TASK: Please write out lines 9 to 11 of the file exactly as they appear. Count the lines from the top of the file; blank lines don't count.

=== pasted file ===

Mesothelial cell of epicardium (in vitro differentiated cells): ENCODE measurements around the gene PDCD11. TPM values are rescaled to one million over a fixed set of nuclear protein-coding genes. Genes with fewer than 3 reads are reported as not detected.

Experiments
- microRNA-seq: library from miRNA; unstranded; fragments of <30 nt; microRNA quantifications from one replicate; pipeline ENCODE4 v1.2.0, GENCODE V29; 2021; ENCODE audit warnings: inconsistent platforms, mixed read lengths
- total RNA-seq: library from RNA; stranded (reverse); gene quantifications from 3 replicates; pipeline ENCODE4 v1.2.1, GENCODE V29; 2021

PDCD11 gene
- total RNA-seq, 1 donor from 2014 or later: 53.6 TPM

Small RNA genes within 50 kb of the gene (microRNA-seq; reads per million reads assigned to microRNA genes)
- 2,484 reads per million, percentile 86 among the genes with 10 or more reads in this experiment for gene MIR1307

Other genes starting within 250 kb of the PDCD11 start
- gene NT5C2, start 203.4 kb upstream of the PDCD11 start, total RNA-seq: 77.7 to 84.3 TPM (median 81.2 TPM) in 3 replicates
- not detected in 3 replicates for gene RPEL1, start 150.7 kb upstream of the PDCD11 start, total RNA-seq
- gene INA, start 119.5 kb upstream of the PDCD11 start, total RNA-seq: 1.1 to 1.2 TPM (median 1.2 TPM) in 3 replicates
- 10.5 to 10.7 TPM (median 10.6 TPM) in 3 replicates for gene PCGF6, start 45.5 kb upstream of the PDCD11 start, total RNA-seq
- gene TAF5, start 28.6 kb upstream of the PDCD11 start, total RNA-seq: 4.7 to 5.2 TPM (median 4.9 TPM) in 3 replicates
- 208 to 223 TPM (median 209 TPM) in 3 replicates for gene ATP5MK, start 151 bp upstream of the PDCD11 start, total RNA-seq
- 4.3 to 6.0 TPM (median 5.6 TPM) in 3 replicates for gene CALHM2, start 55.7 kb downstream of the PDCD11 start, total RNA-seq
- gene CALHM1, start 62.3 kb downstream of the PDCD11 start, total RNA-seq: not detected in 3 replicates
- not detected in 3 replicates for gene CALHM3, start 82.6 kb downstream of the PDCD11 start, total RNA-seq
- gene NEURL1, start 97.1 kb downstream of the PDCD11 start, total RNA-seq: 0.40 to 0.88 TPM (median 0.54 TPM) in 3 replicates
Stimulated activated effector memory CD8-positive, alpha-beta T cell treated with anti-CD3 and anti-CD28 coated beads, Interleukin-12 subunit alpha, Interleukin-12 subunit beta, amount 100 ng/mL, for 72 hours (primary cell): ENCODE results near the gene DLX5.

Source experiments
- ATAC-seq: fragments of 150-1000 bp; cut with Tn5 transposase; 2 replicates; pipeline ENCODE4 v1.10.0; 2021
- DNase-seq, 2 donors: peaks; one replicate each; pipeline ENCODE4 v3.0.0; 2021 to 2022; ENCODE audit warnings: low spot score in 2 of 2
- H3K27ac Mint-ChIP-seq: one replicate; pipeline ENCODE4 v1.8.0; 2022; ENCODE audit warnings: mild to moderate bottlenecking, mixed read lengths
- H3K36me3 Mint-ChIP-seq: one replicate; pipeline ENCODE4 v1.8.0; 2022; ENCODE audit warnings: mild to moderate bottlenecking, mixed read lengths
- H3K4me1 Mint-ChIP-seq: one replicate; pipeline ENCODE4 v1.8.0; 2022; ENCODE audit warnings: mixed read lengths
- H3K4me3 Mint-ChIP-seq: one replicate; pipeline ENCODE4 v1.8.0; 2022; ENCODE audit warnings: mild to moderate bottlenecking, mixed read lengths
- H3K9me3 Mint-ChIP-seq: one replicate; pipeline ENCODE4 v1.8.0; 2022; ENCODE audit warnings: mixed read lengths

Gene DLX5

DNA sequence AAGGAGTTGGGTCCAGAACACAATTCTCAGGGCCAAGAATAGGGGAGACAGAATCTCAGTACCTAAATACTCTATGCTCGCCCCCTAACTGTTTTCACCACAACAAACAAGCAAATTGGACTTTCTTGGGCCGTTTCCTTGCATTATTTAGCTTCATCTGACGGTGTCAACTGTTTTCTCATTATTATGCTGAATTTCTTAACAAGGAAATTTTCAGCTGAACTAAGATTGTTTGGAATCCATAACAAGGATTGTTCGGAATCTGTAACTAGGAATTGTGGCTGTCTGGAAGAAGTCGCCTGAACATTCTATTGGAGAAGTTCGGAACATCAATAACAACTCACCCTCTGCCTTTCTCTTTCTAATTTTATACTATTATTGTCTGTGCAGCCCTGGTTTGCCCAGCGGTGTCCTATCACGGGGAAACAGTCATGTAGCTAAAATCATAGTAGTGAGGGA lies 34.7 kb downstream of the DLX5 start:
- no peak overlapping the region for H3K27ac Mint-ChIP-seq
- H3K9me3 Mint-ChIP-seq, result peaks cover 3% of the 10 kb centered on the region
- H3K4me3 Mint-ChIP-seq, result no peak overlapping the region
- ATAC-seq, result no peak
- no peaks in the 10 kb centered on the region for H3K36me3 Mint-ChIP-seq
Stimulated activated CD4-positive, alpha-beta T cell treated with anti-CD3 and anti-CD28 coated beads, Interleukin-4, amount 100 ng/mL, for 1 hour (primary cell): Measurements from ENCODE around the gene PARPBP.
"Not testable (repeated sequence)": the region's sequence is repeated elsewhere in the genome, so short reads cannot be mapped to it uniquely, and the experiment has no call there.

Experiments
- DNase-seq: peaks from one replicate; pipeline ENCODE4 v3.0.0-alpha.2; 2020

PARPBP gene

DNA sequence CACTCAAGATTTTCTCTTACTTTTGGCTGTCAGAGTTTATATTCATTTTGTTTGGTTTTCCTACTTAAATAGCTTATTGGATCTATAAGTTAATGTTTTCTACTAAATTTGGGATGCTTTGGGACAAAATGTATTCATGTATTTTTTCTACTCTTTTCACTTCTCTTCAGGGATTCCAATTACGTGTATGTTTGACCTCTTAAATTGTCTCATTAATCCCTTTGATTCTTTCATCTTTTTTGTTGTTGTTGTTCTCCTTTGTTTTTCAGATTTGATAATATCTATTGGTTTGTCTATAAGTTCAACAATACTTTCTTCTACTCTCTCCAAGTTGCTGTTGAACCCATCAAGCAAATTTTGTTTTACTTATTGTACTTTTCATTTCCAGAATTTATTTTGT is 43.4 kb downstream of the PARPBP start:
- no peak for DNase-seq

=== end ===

Other genes starting within 250 kb of the PDCD11 start
- gene NT5C2, start 203.4 kb upstream of the PDCD11 start, total RNA-seq: 77.7 to 84.3 TPM (median 81.2 TPM) in 3 replicates
- not detected in 3 replicates for gene RPEL1, start 150.7 kb upstream of the PDCD11 start, total RNA-seq